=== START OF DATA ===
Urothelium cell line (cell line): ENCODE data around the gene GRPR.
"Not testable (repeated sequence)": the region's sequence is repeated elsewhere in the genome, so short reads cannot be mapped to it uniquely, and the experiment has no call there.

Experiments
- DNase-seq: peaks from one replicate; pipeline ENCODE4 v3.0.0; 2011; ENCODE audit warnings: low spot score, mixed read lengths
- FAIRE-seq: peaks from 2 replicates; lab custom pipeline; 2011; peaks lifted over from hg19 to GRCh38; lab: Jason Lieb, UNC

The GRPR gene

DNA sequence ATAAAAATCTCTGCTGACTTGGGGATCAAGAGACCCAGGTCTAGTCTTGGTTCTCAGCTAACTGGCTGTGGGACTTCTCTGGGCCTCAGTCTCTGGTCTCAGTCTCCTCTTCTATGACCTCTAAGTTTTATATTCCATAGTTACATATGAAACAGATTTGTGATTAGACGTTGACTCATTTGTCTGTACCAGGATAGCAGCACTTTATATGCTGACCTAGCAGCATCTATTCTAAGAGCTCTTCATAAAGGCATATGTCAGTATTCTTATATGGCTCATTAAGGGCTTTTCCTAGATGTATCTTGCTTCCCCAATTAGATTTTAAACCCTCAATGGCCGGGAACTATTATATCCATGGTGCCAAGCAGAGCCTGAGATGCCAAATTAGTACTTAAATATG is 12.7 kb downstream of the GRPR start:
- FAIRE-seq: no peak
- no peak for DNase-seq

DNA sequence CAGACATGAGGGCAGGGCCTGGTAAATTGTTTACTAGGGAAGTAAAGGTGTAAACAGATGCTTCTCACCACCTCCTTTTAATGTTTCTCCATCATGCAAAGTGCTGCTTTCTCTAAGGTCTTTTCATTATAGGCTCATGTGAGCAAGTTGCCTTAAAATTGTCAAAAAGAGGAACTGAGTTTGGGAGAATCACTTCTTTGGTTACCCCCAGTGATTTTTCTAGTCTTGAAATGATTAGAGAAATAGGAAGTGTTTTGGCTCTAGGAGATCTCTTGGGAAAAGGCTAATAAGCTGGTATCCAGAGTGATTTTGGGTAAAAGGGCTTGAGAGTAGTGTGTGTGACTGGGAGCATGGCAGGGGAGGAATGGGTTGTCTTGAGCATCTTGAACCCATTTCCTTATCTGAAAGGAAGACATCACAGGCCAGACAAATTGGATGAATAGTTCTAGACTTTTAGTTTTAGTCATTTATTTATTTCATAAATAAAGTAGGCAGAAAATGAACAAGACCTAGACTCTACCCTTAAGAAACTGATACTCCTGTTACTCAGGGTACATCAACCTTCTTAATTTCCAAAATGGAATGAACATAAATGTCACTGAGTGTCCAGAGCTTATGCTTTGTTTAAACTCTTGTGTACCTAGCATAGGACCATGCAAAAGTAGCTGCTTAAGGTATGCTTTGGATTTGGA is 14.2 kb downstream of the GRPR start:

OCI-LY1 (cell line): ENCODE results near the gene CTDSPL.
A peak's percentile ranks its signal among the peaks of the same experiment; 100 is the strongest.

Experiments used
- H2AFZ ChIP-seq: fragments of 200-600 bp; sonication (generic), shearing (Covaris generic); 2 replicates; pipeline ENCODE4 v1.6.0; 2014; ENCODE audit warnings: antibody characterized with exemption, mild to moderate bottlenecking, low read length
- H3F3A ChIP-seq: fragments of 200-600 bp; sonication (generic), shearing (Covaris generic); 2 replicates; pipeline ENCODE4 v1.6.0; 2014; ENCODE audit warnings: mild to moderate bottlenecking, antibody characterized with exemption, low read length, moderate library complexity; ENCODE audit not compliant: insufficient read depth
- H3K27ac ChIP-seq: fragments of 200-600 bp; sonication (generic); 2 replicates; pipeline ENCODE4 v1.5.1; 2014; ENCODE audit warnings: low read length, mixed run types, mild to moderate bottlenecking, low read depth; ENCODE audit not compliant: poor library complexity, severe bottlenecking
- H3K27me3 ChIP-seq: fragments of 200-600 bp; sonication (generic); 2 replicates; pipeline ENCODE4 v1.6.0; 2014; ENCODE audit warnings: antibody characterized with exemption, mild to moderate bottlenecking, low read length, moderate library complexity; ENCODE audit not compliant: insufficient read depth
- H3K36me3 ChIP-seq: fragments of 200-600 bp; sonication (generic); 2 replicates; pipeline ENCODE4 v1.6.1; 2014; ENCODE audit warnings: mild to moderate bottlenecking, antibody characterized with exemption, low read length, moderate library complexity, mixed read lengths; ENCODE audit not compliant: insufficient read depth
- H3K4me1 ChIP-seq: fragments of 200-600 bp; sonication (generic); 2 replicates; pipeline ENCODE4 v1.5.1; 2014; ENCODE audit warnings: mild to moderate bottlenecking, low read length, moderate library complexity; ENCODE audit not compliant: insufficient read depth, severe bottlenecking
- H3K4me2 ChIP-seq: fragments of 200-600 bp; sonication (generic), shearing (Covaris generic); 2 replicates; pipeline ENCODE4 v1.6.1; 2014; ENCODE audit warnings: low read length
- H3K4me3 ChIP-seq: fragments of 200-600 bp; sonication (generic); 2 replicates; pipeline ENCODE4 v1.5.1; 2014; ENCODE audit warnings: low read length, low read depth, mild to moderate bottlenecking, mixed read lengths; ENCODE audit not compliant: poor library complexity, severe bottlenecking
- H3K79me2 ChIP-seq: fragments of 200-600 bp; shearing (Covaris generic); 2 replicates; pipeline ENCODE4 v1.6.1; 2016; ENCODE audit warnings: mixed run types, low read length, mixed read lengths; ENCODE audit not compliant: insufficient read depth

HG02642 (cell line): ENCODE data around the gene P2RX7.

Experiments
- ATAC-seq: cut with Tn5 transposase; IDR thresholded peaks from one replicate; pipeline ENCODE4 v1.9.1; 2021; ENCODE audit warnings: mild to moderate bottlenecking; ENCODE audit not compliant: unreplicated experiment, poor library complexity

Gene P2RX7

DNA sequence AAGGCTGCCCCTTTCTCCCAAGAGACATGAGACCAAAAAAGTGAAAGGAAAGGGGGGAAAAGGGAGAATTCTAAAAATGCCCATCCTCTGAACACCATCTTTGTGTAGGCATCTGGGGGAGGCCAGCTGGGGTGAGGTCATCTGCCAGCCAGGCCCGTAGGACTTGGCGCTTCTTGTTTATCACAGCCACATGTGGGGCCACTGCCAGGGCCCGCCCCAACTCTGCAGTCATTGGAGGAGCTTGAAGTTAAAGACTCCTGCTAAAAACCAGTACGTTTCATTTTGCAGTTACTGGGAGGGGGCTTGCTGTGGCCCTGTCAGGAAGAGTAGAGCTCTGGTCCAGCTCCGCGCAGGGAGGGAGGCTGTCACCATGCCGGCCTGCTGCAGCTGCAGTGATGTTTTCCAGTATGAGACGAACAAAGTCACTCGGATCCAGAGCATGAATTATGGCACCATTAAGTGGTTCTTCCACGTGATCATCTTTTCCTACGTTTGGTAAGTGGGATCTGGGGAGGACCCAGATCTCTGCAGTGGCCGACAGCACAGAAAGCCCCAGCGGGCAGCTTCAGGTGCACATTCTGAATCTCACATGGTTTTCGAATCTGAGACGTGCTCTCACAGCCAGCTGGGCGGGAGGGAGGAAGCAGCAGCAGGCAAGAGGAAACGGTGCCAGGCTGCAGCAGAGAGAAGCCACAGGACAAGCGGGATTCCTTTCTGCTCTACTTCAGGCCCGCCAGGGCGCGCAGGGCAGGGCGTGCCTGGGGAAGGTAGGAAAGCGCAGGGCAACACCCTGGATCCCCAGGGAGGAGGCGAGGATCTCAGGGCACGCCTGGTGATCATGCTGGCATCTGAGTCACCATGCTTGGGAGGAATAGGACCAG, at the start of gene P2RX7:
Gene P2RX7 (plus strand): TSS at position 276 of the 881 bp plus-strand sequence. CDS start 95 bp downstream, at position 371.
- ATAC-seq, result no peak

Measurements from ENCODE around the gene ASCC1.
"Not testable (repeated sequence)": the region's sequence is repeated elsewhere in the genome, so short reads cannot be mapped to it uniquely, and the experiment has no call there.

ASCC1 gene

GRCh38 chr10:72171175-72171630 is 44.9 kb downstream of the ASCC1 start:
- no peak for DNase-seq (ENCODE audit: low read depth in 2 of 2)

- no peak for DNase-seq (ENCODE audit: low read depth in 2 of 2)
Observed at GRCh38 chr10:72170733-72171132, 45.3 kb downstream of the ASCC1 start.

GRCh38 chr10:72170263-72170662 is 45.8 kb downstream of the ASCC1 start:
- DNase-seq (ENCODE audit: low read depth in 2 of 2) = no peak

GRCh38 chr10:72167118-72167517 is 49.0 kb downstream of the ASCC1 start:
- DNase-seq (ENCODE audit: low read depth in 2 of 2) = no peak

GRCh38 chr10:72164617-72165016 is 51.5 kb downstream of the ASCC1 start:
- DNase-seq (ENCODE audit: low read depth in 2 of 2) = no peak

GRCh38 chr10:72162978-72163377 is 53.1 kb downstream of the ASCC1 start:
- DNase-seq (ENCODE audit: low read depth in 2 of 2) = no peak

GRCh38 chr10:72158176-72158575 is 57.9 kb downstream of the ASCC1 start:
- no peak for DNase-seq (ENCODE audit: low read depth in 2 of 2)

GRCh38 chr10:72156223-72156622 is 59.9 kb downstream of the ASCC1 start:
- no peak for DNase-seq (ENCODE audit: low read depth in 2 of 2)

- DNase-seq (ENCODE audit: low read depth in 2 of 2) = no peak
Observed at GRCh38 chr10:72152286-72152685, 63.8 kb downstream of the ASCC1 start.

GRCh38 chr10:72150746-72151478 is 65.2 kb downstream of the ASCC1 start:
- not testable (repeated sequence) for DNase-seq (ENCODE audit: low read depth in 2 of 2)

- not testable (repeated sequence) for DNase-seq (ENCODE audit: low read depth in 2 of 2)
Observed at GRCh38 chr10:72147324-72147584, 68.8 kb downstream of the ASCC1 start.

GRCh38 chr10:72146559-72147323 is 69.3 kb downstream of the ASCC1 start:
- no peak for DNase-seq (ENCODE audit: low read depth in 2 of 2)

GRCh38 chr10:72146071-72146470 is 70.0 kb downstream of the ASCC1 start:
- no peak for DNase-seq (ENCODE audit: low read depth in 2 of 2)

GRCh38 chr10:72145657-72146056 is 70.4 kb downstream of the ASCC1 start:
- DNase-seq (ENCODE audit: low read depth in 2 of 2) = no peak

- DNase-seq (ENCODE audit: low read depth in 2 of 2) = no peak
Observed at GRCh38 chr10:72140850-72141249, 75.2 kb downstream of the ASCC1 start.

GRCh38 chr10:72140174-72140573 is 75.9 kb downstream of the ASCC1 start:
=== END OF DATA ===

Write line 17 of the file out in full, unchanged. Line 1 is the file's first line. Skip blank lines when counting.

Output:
- H3K27me3 ChIP-seq: fragments of 200-600 bp; sonication (generic); 2 replicates; pipeline ENCODE4 v1.6.0; 2014; ENCODE audit warnings: antibody characterized with exemption, mild to moderate bottlenecking, low read length, moderate library complexity; ENCODE audit not compliant: insufficient read depth